replacement – Repeated ReplacePart On Each Element of a Square Matrix for Eigenvalue Difference

I have a large $ntimes n$ square matrix, whose elements are all either 0 or 1. I want to see by how much the single largest eigenvalue of the matrix (which Mathematica gives as the first element in the list from Eigenvalues) changes when I change each element of the matrix individually, so that I can produce a list of this eigenvalue difference for each element. A $10times 10$ matrix would thus give a list of 100 eigenvalue differences. By “changing each element”, I mean switching the element to 1 if it’s a 0 or to 0 if it’s a 1 in the original.

For instance, if the matrix is {{0, 1, 0}, {1, 0, 1}, {1, 0, 0}}, finding the largest eigenvalue of {{1, 1, 0}, {1, 0, 1}, {1, 0, 0}}, then that of {{0, 0, 0}, {1, 0, 1}, {1, 0, 0}}, then that of {{0, 1, 1}, {1, 0, 1}, {1, 0, 0}} etc…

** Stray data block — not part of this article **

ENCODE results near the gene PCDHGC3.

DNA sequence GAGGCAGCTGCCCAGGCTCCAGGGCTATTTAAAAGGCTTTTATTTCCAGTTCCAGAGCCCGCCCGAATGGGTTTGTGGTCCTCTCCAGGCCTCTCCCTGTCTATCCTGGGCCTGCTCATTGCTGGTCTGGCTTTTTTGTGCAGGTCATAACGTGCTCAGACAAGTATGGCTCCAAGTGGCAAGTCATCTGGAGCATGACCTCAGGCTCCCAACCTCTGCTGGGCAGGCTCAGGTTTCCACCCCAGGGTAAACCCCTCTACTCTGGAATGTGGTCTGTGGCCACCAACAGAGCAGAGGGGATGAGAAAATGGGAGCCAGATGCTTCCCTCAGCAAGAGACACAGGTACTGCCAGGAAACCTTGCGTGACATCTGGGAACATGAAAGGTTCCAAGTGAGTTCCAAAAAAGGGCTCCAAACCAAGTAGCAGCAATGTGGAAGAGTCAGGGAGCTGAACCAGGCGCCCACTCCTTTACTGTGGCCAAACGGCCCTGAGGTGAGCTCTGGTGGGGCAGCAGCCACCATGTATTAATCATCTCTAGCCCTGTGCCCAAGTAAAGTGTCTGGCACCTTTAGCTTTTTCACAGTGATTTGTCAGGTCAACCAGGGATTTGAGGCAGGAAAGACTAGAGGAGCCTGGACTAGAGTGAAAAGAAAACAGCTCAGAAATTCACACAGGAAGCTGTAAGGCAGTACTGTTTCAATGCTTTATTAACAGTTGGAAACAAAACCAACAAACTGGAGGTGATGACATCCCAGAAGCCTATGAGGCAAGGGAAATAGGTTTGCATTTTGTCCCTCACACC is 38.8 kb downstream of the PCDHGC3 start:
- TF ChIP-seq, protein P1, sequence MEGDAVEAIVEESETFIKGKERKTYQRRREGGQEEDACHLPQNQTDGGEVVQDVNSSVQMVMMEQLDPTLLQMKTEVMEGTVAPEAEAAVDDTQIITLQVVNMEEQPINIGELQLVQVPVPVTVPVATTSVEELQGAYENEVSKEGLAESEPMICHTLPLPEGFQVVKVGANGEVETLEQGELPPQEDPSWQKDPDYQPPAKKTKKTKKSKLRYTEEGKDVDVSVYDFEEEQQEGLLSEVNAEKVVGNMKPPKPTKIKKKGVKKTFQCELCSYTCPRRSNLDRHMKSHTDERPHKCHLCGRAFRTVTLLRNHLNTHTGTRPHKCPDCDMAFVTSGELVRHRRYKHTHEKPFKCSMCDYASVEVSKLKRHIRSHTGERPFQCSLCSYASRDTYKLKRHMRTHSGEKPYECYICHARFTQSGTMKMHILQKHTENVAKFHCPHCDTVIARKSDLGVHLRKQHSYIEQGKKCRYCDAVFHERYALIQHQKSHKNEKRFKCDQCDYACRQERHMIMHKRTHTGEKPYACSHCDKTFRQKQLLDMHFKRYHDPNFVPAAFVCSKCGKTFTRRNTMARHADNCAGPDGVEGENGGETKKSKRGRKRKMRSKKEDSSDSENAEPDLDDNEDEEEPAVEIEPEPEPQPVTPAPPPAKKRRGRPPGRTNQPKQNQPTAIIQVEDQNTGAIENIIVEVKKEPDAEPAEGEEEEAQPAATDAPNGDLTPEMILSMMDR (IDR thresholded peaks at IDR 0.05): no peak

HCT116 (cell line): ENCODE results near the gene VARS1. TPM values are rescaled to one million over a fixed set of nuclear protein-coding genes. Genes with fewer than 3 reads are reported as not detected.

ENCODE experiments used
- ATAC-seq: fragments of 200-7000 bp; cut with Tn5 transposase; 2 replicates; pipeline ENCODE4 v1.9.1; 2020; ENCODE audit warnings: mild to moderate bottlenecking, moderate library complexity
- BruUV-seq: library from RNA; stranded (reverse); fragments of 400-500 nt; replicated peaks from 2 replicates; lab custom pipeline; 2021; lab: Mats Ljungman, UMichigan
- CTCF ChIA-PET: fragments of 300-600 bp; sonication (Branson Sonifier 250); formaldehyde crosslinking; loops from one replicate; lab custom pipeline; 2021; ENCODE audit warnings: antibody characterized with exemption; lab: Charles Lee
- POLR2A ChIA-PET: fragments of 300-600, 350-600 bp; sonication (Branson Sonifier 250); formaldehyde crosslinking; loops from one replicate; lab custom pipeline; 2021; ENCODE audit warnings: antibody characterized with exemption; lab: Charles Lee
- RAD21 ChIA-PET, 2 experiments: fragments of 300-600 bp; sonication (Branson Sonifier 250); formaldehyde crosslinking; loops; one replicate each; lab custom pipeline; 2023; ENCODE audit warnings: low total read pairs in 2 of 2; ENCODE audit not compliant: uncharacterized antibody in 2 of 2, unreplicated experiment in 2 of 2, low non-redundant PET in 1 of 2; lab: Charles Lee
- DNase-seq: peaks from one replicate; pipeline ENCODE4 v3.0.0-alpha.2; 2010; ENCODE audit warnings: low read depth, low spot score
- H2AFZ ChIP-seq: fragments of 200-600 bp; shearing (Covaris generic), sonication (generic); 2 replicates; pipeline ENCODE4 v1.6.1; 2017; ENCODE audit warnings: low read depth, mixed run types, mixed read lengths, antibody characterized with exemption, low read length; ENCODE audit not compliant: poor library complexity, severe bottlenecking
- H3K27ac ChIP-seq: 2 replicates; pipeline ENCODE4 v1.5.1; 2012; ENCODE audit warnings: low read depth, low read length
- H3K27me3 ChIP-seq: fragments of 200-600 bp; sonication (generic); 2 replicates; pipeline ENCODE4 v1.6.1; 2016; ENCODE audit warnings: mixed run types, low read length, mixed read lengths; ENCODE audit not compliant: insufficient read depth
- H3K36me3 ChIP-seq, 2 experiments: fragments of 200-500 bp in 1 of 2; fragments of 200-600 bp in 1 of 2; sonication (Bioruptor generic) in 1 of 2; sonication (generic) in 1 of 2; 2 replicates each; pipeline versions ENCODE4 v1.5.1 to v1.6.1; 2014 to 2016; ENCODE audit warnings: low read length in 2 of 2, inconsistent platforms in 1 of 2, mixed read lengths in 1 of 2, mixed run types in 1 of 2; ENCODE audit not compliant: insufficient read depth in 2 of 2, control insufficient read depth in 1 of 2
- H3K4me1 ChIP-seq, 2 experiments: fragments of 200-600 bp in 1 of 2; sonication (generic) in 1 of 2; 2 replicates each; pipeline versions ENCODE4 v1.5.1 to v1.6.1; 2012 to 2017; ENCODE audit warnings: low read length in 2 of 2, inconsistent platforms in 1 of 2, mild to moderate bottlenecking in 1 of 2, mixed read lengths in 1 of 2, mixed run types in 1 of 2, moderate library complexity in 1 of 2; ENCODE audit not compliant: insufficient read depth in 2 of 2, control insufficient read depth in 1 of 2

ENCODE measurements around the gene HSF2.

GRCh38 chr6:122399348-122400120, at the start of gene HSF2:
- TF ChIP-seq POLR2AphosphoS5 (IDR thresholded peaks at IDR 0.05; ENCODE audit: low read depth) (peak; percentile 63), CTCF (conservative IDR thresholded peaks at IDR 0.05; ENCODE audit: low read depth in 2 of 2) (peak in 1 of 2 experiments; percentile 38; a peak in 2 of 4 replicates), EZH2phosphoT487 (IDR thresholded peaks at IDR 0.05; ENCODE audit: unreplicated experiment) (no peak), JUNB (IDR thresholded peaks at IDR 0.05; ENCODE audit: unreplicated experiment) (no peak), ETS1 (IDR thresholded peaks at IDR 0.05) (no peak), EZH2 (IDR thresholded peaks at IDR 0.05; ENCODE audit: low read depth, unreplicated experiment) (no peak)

I experimented with Loops but since $i$ and $j$ need to increase independently I couldn’t resolve that issue. I also thought of combining ReplacePart and If but can’t find a neat way of doing this for very large matrices.

algorithm – Given a positive integer N, what is the minimum positive integer K such that K! Is a multiple of the square of N?

Pretty new to programming, been doing some pretty basic stuff but I came across a more complicated one now (C language), not sure how to start with it. I’m not understanding the definition of “K! is a multiple of the square of N” to be frank, so I can’t really tell what is expected from me here. If anyone could just explain the point to me, I would really appreciate it.

Task:

Given a positive integer N, what is the minimum positive integer K such that K! is a multiple of the square of N?

Note that a is a multiple of b if a=b*k for some integer k.
Moreover, note that for any positive integer M, M! is the product of all positive integers whose value is at most M.

Input:

The first line of input contains T, the number of test cases. The following lines describe the test cases.
Each test case consists of one line containing a single integer N.